It was slow going, and the clouds were heavy. I could taste the smoke in the air from the fire blazing at the top of the nearby dormitory, and the water that ran down over me was cold.
As I made my way further under the armpit, I found one of the places where the water ran in a near-continuous stream down the wall. A miniature waterfall. The downward pressure of the water was one thing, threatening to wash me off and down. But today was not the first or tenth time it had rained. It had rained hundreds of times since Hackthorn had been erected, the water had found its way down this same path in varying intensities, and cracks that might have served as normal handholds had been eroded down to smoothed out indents.
“Keep your hips against the wall,” Helen said. “It’s easy to overthink hands and feet and forget about the hips.”
In the gloom, barely visible, perched on another part of the wall, she swished her hips back and forth, water streaming off of her wet skirt. Had she been anyone but Helen, it might have been tantalizing.
I drew my knife, and I stabbed it into one of the handholds that had been washed out. I repeated the process, stabbing through the waterfall, and even with one arm in the downpour, the force of the water was enough that it almost tore me down and away.
After a few more stabs, I reached over, and dug my fingers into the gap I’d hacked into the dense, smooth wood-like material that formed so much of the Lady of Hackthorn. The water was washing away the loose splinters, but there were less loose splinters.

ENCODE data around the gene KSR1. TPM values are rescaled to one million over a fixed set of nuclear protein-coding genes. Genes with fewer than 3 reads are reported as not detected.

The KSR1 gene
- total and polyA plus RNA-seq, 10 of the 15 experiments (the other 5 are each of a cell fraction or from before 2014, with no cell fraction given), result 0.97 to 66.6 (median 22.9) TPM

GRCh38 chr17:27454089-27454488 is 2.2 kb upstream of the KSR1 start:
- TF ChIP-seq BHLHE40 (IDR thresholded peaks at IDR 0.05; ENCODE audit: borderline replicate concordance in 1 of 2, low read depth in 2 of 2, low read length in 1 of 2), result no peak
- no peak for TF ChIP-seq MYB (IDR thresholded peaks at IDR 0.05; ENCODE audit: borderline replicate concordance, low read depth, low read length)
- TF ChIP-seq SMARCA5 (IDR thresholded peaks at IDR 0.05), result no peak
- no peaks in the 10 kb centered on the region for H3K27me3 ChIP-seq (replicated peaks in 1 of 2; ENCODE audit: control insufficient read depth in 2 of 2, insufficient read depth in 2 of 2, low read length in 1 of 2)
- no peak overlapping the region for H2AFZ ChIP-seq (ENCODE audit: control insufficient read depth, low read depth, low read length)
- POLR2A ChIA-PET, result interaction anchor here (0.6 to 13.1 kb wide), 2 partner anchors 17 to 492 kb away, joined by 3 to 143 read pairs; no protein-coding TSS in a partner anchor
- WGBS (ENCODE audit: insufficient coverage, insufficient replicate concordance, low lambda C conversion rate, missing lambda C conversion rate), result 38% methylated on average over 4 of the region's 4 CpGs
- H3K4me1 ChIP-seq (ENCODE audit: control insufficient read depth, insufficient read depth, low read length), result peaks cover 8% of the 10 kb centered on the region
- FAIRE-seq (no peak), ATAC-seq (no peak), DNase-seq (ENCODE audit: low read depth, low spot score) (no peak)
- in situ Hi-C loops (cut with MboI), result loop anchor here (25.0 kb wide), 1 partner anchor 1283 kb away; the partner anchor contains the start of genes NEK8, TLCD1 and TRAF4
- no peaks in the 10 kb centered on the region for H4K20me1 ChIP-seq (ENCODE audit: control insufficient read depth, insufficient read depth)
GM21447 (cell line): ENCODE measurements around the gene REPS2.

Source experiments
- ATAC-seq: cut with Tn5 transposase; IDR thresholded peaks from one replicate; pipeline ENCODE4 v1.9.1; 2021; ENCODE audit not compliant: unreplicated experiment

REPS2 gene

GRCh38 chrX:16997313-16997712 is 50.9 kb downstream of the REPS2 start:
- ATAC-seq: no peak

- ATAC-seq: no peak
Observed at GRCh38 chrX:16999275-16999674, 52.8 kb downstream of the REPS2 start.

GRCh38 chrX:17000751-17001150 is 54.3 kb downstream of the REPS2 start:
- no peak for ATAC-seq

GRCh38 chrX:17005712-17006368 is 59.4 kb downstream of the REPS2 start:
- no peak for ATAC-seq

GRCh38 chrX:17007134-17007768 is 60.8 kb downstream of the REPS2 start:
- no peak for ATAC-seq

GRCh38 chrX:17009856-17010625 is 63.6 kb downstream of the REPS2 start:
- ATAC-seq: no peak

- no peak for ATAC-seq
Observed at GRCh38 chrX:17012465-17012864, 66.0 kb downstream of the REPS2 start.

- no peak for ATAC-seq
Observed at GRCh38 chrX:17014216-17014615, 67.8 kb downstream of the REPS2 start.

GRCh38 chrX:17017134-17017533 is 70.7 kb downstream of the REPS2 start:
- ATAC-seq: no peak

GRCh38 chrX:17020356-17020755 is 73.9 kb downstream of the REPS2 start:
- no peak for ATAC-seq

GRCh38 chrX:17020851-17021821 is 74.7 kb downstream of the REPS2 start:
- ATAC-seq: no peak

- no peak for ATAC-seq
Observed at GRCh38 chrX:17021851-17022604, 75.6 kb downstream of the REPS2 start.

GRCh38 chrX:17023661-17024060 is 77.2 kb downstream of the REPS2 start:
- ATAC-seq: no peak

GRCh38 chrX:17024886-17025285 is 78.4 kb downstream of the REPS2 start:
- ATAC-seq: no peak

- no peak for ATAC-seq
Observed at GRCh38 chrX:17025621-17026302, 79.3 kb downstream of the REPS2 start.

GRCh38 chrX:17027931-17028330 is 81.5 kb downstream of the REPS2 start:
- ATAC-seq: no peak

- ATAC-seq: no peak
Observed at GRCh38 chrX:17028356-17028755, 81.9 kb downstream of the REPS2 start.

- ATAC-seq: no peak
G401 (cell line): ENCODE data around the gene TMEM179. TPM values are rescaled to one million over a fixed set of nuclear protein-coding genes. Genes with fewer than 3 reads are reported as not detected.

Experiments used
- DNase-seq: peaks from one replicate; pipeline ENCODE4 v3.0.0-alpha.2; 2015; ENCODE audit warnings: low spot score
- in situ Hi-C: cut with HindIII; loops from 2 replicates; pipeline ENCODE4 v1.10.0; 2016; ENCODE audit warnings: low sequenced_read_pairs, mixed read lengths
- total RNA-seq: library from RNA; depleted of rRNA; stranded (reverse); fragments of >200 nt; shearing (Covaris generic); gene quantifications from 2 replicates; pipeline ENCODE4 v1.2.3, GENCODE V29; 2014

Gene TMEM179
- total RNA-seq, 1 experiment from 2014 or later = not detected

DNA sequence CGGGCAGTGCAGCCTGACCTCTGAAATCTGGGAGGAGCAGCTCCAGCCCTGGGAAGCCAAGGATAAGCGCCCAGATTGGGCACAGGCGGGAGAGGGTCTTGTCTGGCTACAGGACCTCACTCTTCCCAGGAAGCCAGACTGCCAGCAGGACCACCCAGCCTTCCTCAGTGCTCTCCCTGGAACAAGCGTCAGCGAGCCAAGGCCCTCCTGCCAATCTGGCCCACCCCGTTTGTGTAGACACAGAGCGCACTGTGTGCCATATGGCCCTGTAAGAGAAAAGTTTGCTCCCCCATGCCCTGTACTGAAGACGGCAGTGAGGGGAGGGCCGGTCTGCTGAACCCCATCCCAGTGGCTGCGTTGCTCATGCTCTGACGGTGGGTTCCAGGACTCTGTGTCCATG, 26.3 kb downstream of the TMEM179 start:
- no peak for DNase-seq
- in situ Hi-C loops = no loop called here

I decided that splinters were fine because they were grip, and I pushed the pain out of my mind.
I hung from that notch I’d hacked out, stomach pressed against the wall, and swung around so I was most of the way through the waterfall, my back against the wall. I made sure to follow Helen’s advice and keep my hips against the wall throughout.
Back against the wall, hanging by one hand, water pounding down on me, a good six hundred feet of empty air beneath me, I swayed for a minute, waiting for the wind to stop pulling at my feet and changing the direction of the water.
Once things seemed mostly settled, I very carefully transitioned the knife from my mouth to my free hand, and stabbed out blindly, aiming for the same general area.
It took a minute before I managed to land enough strikes in the same general area that I felt like I could get any fingertips into the notch.
It was a relief to get out from under the water. I climbed up into the armpit, happy to find handholds now and again.
Any passage over the bridge would be noticed. Under the bridge, I was entirely out of the light from the fire above.
The wood had cracks, knots, and seams. They were growing pains. On other parts of the Academy, they’d been places for scattered seeds to take root, and make the Lady of Hackthorn a little more green. They served as places for ivy to find a hold. Sometimes small birds nested in the spaces.
Now I moved along the underside of the bridge-arm, and the handholds I’d made use of earlier were still here, but the process of using them was different. I needed to exert more strength, periodically needed to wedge fingers in.